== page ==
But federal prosecutors say they were both fake. In the first real version, a blue bird was flying under my heart and the words “I love you” were actually hanging in the museum in Pittsburgh.
Prosecutors are now prosecuting Daniel Erie Buaziz, owner of Danieli Fine Art, for fraud and money laundering, where he tricks customers into making relatively cheap reproductions of iconic artist’s work. It claims to have been purchased for tens of thousands of dollars per piece. Bouaziz appeared in court on Friday and was released on a $ 500,000 bond.
Bouaziz’s lawyer, Howard J. Schumacher, did not immediately respond to a request for comment from the Washington Post late Tuesday. Schumacher told the New York Post that Buaziz was an honest art dealer and refunded to dissatisfied customers.
“He has tremendous supporters on an island in a very eclectic region,” Schumacher told the New York Post. “This invasion by the government has affected his reputation, and he wants to clear it.”
According to the Danieli Fine Art website, the gallery features a wide range of works by well-known artists such as Banksy, Warhol, Keith Haring and Jean-Michel Basquiat. However, according to the affidavit, some people who set foot in the gallery were suspicious and told the FBI that some of the artwork sold by Buaziz was incredible. According to one witness, if Banksy’s work were genuine, it would be worth millions of dollars.
Banksy tried to destroy his art after selling for $ 1.4 million. The shredded version was just $ 25.4 million.
However, prosecutors said Buaziz sold art at prices well below $ 1 million, and art lovers were fascinated by what they thought was low. In fact, according to his affidavit, Buaziz bought the work for a fraction of what he sold.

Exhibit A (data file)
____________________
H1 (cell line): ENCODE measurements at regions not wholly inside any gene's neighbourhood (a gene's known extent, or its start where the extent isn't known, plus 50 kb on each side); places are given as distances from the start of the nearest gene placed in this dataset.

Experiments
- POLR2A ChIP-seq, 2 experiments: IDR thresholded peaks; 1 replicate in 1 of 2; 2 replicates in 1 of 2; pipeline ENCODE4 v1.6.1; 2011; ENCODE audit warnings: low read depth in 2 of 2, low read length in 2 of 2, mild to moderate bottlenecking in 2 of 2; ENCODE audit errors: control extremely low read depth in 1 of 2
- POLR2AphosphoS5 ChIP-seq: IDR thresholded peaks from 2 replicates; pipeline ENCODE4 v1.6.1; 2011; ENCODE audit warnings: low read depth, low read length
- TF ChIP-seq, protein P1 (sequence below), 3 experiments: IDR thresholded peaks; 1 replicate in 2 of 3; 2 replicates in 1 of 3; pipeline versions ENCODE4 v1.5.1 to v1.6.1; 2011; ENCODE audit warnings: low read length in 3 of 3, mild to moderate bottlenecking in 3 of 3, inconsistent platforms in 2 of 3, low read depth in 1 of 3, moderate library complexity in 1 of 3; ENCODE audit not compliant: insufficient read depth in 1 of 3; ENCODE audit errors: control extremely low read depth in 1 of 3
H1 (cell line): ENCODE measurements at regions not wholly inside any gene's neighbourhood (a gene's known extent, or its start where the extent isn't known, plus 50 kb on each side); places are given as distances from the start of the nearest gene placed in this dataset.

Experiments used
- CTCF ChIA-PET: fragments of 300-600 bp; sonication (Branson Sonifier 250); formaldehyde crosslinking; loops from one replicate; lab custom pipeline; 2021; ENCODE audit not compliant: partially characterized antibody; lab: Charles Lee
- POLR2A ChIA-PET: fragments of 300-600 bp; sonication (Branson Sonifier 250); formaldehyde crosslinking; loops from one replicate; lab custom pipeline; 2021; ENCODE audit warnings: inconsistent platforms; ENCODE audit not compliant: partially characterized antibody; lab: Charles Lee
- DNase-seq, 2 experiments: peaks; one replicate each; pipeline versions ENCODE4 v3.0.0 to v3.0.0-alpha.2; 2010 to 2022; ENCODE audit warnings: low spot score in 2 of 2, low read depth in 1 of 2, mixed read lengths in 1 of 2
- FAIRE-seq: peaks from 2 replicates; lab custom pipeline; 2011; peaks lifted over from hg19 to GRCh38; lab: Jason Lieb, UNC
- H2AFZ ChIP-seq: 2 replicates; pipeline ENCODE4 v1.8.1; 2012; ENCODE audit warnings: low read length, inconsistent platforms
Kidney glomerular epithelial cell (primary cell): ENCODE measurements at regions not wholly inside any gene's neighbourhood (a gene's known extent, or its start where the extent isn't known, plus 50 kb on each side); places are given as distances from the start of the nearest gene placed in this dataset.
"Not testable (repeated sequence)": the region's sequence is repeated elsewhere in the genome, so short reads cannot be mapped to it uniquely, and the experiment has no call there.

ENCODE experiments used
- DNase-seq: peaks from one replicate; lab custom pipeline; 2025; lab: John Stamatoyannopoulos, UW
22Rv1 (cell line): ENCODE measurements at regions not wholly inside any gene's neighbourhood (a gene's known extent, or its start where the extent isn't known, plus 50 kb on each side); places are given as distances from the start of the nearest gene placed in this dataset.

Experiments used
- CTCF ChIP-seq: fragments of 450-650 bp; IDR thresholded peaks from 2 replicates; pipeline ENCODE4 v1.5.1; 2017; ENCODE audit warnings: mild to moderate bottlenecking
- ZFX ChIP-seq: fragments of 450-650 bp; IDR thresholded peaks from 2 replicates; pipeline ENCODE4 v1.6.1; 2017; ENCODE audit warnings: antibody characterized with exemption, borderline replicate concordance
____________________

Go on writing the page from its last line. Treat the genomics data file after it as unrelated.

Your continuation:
In April 2021, art collectors purchased the work from Bouaziz that the gallerists were by Haring, Roy Lichtenstein and Henri Matisse. According to the affidavit, for collectors, getting the work was like finding the “Holy Grail.” Together, they cost $ 290,000.
But then the collector showed his work to another gallery in New York. The director said they were “seeing off”, perhaps fake. One of the paintings was much smaller than the original. Second, the edition number was incorrect. One of the pieces, unlike the original, looked like a print sold on eBay for $ 535.50.
Another customer According to the prosecutor, he paid $ 200,000 as a down payment because he had decided whether to buy five Warhol works from Buaziz for $ 860,000. The work included what Bouaziz described as a screenprint titled “Mickey Mouse,” priced at $ 240,000. The screenprint titled “Moonwalk” was $ 75,000, the affidavit said.
In fact, according to prosecutors, Bouaziz bought prints from the online auction business for $ 1,500 per print within a week before reselling them to customers. However, the customer left the transaction and asked to get their money back. According to his affidavit, Bouaziz repaid about half.
For decades, paintings of famous artists were not open to the public. It is now part of Tiffany’s advertising campaign.
Following some of his transactions, according to prosecutors, Buaziz washed the money he received and bought $ 10,000 Cartier watches and Lamborghini.
According to the affidavit, the FBI also purchased artwork from Buaziz in an undercover investigation, dealing with works by artists such as Basquiat, Banksy, Haring, and Georgia O’Keeffe. Regarding Warhol’s “Superman,” Buaziz said “no one else” and boasted that he was selling at a “great price.” Regarding Richtenstein’s lithograph, he said: “I buy about 200 paintings at auction each year and guarantee my own. It means I’m behind my own.”
And when he tried to sell a picture of George Rodrigue’s blue dog at a low price of $ 48,000, Buaziz allegedly told undercover investigators: I’m honest. “
According to the affidavit, they were all fake.